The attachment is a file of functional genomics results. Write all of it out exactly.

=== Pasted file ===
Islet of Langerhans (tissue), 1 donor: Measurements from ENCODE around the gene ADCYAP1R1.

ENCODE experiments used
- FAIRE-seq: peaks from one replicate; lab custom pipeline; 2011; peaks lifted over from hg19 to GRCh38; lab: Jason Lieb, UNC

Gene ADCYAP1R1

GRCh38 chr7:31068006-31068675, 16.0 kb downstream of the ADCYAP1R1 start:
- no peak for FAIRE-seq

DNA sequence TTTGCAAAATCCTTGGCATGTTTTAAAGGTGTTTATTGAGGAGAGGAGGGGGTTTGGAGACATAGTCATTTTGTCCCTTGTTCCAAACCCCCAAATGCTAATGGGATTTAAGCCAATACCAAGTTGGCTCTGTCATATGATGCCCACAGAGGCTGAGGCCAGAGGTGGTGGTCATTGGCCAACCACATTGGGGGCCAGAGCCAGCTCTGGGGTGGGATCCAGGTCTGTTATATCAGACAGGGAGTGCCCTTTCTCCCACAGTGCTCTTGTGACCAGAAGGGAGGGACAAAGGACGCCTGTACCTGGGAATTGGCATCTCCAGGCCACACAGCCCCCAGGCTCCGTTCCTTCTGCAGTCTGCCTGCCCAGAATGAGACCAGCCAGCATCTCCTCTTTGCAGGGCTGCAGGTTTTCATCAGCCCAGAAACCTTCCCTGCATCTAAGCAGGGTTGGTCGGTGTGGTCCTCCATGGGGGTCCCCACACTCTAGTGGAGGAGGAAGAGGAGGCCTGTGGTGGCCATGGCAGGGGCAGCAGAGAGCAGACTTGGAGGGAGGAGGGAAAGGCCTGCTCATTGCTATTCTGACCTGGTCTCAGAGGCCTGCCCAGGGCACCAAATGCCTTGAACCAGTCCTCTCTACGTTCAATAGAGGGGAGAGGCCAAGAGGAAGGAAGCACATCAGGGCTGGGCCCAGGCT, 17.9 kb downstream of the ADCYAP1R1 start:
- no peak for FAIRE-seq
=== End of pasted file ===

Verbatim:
Islet of Langerhans (tissue), 1 donor: Measurements from ENCODE around the gene ADCYAP1R1.

ENCODE experiments used
- FAIRE-seq: peaks from one replicate; lab custom pipeline; 2011; peaks lifted over from hg19 to GRCh38; lab: Jason Lieb, UNC

Gene ADCYAP1R1

GRCh38 chr7:31068006-31068675, 16.0 kb downstream of the ADCYAP1R1 start:
- no peak for FAIRE-seq

DNA sequence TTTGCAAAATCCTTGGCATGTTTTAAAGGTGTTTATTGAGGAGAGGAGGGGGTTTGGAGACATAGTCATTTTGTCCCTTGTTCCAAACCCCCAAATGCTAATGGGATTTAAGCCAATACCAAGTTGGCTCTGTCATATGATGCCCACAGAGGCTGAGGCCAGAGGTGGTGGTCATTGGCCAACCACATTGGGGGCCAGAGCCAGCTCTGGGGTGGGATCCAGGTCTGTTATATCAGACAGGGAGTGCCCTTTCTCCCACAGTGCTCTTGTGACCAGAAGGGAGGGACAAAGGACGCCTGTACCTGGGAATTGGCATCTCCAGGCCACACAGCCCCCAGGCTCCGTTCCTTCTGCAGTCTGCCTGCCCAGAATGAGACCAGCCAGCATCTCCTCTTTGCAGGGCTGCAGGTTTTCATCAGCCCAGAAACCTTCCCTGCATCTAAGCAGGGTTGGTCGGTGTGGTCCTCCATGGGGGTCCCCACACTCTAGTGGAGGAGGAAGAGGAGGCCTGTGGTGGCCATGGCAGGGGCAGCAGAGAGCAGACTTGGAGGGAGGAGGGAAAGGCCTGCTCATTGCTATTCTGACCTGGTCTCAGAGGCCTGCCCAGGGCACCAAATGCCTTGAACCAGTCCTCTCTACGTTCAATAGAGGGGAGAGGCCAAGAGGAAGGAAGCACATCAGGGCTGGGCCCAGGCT, 17.9 kb downstream of the ADCYAP1R1 start:
- no peak for FAIRE-seq